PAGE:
Facebook is rolling out a new feature that allows users to control whether an advertisers can show adverts to them via Custom Audience list or not. The addition has been made to ensure that users don’t see unwanted political or social ads.
Custom Audiences are created when an advertiser uploads a list of people’s information such as emails or phone numbers.
“This control will be available to all people on Facebook and will apply to all advertisers, not just those running political or social issue ads,” the company wrote in a blog post.
Facebook added that people had been able to hide all ads from specific advertisers from the Ad Preferences menu. However, they can now stop seeing ads based on Custom Audiences from a list.
The social network has boosted its commitment to make its ads more transparent ahead of the 2020 US elections.
For example, it launched its Ad Library to do just that: now everyone can search through political campaigns – past and present.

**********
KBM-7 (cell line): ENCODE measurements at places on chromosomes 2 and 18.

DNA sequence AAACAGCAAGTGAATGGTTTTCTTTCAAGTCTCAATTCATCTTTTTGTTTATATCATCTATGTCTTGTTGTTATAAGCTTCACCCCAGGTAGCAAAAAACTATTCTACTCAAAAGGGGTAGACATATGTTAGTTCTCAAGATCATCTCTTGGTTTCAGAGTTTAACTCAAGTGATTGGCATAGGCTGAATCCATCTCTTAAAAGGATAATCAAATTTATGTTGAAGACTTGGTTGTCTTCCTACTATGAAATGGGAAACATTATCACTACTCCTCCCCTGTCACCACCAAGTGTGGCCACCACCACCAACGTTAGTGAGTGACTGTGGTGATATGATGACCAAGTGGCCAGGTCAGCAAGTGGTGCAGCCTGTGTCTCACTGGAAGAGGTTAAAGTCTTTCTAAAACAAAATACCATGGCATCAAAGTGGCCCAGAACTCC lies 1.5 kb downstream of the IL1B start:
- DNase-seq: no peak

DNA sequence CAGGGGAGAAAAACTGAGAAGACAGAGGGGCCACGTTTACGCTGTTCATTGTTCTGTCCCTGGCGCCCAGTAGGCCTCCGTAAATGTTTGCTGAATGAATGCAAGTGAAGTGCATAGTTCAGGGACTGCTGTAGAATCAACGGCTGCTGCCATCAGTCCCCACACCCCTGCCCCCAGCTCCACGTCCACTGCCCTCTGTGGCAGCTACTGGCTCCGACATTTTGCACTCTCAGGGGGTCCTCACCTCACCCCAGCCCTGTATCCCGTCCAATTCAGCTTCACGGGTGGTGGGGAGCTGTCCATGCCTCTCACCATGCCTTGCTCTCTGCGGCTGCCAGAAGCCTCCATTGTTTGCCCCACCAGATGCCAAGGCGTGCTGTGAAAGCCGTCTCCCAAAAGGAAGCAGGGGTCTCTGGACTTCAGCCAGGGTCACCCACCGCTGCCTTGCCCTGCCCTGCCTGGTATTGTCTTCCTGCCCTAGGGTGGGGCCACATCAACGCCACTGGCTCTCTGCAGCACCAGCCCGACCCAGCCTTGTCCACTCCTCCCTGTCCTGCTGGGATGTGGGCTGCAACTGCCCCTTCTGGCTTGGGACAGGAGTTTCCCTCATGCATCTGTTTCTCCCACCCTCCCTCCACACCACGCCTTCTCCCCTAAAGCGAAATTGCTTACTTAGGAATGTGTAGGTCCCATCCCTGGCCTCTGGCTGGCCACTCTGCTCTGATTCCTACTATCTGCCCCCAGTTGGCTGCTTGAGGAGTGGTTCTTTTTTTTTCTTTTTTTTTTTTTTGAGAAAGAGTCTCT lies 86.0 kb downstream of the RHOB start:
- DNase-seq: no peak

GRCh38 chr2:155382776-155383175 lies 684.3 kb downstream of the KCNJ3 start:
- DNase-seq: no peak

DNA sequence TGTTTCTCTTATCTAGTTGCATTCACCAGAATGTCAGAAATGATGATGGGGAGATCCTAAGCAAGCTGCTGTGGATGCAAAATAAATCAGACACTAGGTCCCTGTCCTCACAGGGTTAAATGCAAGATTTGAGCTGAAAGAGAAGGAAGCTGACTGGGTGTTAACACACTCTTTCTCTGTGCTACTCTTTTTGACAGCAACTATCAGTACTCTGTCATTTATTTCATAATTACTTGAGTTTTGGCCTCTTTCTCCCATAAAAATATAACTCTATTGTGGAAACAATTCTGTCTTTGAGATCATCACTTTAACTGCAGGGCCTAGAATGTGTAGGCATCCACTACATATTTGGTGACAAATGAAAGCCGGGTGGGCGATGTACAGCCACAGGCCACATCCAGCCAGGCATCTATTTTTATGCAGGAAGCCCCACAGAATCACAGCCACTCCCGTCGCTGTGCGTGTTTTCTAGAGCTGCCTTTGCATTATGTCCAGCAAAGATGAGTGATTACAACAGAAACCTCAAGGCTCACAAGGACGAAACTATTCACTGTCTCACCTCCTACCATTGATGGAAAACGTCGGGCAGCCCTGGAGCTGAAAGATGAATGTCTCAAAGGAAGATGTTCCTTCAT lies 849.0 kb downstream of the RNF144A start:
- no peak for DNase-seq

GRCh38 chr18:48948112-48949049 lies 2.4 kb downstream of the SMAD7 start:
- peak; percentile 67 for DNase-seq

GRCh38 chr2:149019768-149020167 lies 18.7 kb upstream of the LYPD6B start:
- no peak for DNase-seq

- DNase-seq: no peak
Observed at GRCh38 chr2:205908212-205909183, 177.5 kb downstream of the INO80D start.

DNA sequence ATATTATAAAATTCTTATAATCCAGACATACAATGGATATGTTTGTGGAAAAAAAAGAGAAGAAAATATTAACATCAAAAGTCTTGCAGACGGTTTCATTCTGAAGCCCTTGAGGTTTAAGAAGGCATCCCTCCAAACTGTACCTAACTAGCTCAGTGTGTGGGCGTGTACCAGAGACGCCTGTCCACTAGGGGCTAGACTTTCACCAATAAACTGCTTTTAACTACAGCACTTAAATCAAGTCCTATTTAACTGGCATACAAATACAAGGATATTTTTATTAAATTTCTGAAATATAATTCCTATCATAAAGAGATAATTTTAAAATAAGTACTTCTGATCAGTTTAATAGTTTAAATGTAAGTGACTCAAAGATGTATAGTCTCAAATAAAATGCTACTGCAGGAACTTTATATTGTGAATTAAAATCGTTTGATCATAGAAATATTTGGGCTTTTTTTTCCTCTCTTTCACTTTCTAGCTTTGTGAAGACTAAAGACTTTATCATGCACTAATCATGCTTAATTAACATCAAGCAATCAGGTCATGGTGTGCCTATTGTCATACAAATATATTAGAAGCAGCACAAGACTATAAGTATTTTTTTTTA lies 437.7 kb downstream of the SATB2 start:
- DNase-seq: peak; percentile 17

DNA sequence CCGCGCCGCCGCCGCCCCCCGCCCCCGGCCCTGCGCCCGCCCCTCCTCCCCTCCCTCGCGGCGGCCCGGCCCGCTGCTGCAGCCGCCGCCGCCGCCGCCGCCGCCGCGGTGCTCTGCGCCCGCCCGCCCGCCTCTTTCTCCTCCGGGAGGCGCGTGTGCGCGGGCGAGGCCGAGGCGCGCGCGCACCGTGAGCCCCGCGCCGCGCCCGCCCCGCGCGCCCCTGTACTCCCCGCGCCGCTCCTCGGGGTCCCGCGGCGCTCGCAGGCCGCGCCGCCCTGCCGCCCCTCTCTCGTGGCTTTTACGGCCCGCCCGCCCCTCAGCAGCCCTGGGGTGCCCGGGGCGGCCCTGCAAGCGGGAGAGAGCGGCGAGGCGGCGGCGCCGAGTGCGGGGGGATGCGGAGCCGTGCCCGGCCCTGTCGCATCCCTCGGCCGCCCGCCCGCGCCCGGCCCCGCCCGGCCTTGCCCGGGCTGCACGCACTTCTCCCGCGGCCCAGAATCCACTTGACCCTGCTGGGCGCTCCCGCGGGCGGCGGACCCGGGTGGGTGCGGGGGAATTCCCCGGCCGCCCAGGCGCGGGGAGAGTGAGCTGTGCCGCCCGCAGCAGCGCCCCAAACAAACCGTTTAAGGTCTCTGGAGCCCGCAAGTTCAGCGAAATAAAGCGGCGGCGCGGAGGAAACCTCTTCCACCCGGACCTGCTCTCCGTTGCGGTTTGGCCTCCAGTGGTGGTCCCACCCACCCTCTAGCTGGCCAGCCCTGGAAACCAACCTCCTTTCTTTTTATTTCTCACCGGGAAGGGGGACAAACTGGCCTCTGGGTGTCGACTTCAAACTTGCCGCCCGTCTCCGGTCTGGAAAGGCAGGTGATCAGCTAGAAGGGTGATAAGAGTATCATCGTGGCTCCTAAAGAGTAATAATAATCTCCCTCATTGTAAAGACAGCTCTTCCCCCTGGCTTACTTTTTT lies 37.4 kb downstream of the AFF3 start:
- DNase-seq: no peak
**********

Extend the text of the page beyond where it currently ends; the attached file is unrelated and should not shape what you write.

“This is an important step in making political ads more transparent and advertisers more accountable: the public can see every ad served to anyone in an easily searchable database.”
Users of Ad Library can now also check out the audience size of an ad. This provides useful information on how many people an advertiser wanted to reach.
Facebook has also added better search and filtering by exact phrases and plans to add a feature that allows people to see fewer political ads on both Facebook and Instagram.
The social network has been widely criticised for its political advertising policies. In the latest blog post, the company commented by writing:
“In the absence of regulation, Facebook and other companies are left to design their own policies. We have based ours on the principle that people should be able to hear from those who wish to lead them, warts and all, and that what they say should be scrutinized and debated in public. This does not mean that politicians can say whatever they like in advertisements on Facebook. All users must abide by our Community Standards, which apply to ads and include policies that, for example, ban hate speech, harmful content and content designed to intimidate voters or stop them from exercising their right to vote. We regularly disallow ads from politicians that break our rules.”